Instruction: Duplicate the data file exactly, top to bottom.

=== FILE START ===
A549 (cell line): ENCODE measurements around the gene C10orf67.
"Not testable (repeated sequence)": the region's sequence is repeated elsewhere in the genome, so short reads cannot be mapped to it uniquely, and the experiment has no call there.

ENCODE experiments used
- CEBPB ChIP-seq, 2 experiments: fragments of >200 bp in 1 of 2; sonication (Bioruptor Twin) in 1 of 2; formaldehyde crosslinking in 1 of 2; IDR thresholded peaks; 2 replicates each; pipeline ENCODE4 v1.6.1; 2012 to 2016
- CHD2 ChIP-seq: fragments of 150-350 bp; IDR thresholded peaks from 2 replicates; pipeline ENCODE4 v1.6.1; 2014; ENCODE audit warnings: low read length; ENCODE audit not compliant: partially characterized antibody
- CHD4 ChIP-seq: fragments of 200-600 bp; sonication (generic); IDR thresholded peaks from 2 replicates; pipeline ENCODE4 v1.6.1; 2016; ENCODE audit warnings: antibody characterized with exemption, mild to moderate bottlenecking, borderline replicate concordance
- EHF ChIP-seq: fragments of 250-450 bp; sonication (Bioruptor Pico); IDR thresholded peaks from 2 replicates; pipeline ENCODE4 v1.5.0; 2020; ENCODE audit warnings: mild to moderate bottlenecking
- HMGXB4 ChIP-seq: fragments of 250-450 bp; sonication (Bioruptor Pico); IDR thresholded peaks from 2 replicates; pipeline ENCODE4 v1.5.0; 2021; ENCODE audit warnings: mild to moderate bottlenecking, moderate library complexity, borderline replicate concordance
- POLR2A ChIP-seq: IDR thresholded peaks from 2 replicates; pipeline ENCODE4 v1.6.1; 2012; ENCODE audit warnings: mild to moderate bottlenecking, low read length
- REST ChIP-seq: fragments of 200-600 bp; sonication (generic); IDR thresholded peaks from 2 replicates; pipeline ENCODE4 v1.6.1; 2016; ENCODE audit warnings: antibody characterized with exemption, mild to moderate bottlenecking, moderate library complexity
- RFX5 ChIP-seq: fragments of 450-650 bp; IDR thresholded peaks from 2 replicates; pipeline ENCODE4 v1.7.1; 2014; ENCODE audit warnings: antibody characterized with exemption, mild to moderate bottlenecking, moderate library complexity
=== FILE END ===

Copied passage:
A549 (cell line): ENCODE measurements around the gene C10orf67.
"Not testable (repeated sequence)": the region's sequence is repeated elsewhere in the genome, so short reads cannot be mapped to it uniquely, and the experiment has no call there.

ENCODE experiments used
- CEBPB ChIP-seq, 2 experiments: fragments of >200 bp in 1 of 2; sonication (Bioruptor Twin) in 1 of 2; formaldehyde crosslinking in 1 of 2; IDR thresholded peaks; 2 replicates each; pipeline ENCODE4 v1.6.1; 2012 to 2016
- CHD2 ChIP-seq: fragments of 150-350 bp; IDR thresholded peaks from 2 replicates; pipeline ENCODE4 v1.6.1; 2014; ENCODE audit warnings: low read length; ENCODE audit not compliant: partially characterized antibody
- CHD4 ChIP-seq: fragments of 200-600 bp; sonication (generic); IDR thresholded peaks from 2 replicates; pipeline ENCODE4 v1.6.1; 2016; ENCODE audit warnings: antibody characterized with exemption, mild to moderate bottlenecking, borderline replicate concordance
- EHF ChIP-seq: fragments of 250-450 bp; sonication (Bioruptor Pico); IDR thresholded peaks from 2 replicates; pipeline ENCODE4 v1.5.0; 2020; ENCODE audit warnings: mild to moderate bottlenecking
- HMGXB4 ChIP-seq: fragments of 250-450 bp; sonication (Bioruptor Pico); IDR thresholded peaks from 2 replicates; pipeline ENCODE4 v1.5.0; 2021; ENCODE audit warnings: mild to moderate bottlenecking, moderate library complexity, borderline replicate concordance
- POLR2A ChIP-seq: IDR thresholded peaks from 2 replicates; pipeline ENCODE4 v1.6.1; 2012; ENCODE audit warnings: mild to moderate bottlenecking, low read length
- REST ChIP-seq: fragments of 200-600 bp; sonication (generic); IDR thresholded peaks from 2 replicates; pipeline ENCODE4 v1.6.1; 2016; ENCODE audit warnings: antibody characterized with exemption, mild to moderate bottlenecking, moderate library complexity
- RFX5 ChIP-seq: fragments of 450-650 bp; IDR thresholded peaks from 2 replicates; pipeline ENCODE4 v1.7.1; 2014; ENCODE audit warnings: antibody characterized with exemption, mild to moderate bottlenecking, moderate library complexity